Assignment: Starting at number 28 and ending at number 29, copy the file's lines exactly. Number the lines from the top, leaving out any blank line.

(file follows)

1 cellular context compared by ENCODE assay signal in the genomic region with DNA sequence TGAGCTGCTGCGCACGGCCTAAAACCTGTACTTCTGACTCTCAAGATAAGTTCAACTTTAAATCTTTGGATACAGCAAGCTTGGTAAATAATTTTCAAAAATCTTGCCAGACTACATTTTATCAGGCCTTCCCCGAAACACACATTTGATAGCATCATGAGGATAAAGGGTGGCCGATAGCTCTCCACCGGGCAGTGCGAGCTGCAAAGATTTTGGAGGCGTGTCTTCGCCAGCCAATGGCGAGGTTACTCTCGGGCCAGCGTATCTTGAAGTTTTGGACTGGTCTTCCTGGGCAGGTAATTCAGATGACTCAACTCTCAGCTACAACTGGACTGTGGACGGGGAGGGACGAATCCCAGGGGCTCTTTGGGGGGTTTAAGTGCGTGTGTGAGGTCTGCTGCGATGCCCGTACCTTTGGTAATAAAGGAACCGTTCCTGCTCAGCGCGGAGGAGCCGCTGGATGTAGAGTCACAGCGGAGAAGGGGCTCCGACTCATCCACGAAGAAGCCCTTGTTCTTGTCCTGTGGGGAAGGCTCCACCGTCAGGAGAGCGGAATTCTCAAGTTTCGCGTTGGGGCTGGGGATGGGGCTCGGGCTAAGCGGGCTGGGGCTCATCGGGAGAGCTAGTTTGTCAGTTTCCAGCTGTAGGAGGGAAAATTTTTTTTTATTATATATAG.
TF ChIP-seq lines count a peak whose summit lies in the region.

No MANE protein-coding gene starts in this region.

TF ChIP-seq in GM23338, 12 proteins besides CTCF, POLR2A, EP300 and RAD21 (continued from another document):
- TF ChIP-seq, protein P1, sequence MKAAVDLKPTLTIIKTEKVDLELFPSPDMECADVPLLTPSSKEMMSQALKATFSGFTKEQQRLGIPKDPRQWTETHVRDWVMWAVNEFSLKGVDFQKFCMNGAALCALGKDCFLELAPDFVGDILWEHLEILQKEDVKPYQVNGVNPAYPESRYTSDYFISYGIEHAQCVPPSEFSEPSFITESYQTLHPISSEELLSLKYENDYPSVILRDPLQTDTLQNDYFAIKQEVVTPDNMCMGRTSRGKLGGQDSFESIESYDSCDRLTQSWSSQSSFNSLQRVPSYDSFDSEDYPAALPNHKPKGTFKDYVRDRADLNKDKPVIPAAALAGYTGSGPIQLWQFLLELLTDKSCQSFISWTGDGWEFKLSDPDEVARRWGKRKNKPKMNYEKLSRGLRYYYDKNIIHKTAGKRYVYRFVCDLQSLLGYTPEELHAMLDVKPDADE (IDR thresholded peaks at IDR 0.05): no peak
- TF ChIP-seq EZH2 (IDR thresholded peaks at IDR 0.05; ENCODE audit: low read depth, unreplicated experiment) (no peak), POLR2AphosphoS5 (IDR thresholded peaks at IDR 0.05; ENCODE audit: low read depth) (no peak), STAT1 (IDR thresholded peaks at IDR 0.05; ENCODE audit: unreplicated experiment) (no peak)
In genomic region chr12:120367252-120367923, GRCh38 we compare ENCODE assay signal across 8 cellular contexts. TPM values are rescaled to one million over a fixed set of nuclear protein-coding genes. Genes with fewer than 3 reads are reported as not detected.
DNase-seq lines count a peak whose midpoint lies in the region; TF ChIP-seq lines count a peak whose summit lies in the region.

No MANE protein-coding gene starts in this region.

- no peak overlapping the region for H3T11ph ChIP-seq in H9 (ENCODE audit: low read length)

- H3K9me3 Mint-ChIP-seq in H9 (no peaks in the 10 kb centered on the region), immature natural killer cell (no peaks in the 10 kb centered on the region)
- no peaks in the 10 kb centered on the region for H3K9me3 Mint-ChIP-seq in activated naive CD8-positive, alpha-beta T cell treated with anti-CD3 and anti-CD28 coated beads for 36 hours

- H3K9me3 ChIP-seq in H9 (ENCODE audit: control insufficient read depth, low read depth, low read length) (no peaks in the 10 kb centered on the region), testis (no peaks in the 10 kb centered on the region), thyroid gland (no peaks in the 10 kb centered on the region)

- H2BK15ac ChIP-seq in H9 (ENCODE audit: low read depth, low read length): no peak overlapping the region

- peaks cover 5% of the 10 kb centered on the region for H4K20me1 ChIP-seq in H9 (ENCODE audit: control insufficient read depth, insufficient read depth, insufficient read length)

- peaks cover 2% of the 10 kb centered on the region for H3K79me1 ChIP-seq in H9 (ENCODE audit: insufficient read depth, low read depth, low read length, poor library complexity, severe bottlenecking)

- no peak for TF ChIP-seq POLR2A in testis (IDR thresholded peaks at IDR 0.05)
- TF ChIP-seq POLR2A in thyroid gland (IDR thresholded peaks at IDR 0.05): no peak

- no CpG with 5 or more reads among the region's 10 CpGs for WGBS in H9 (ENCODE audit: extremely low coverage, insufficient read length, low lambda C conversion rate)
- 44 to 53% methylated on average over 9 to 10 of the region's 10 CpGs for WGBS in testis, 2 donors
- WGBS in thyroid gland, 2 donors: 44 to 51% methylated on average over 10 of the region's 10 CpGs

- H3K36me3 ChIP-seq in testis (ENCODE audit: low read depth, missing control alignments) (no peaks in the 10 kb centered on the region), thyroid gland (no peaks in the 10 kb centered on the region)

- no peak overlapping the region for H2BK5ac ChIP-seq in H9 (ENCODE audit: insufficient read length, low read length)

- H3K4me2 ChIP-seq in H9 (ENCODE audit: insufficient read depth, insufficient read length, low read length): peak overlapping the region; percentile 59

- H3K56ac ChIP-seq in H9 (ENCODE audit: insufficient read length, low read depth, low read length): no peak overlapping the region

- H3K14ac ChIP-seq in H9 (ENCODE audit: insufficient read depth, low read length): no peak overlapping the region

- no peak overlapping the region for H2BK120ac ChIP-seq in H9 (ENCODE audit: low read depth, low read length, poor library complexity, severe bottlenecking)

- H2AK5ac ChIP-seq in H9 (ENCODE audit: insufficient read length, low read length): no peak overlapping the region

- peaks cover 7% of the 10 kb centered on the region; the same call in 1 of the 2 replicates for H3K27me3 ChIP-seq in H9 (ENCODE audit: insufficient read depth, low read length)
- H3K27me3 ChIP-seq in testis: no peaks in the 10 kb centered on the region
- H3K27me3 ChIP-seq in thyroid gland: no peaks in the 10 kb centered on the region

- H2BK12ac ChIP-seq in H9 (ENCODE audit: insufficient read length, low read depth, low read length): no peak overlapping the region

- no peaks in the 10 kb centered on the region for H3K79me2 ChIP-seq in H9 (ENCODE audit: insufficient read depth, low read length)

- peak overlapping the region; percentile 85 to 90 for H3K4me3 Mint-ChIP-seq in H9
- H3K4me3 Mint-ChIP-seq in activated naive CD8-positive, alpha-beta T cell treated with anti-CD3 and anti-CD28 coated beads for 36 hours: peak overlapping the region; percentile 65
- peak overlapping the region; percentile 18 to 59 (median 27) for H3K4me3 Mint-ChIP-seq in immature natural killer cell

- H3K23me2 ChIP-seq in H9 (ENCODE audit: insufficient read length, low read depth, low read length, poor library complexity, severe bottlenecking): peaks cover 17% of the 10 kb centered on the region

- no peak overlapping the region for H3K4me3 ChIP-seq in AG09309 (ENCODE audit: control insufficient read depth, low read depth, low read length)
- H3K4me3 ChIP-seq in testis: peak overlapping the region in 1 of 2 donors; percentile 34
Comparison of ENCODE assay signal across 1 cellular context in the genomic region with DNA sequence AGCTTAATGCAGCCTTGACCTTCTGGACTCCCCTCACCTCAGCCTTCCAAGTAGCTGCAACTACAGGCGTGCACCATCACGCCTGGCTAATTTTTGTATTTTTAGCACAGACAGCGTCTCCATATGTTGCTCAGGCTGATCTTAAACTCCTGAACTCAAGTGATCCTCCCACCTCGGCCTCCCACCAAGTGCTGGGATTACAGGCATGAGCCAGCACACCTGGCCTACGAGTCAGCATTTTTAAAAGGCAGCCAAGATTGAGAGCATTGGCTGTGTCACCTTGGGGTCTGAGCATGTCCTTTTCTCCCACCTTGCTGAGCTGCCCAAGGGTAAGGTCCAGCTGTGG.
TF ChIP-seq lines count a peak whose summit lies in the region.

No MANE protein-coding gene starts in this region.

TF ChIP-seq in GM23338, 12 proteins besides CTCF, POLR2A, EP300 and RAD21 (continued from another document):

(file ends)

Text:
- H2AK5ac ChIP-seq in H9 (ENCODE audit: insufficient read length, low read length): no peak overlapping the region

- peaks cover 7% of the 10 kb centered on the region; the same call in 1 of the 2 replicates for H3K27me3 ChIP-seq in H9 (ENCODE audit: insufficient read depth, low read length)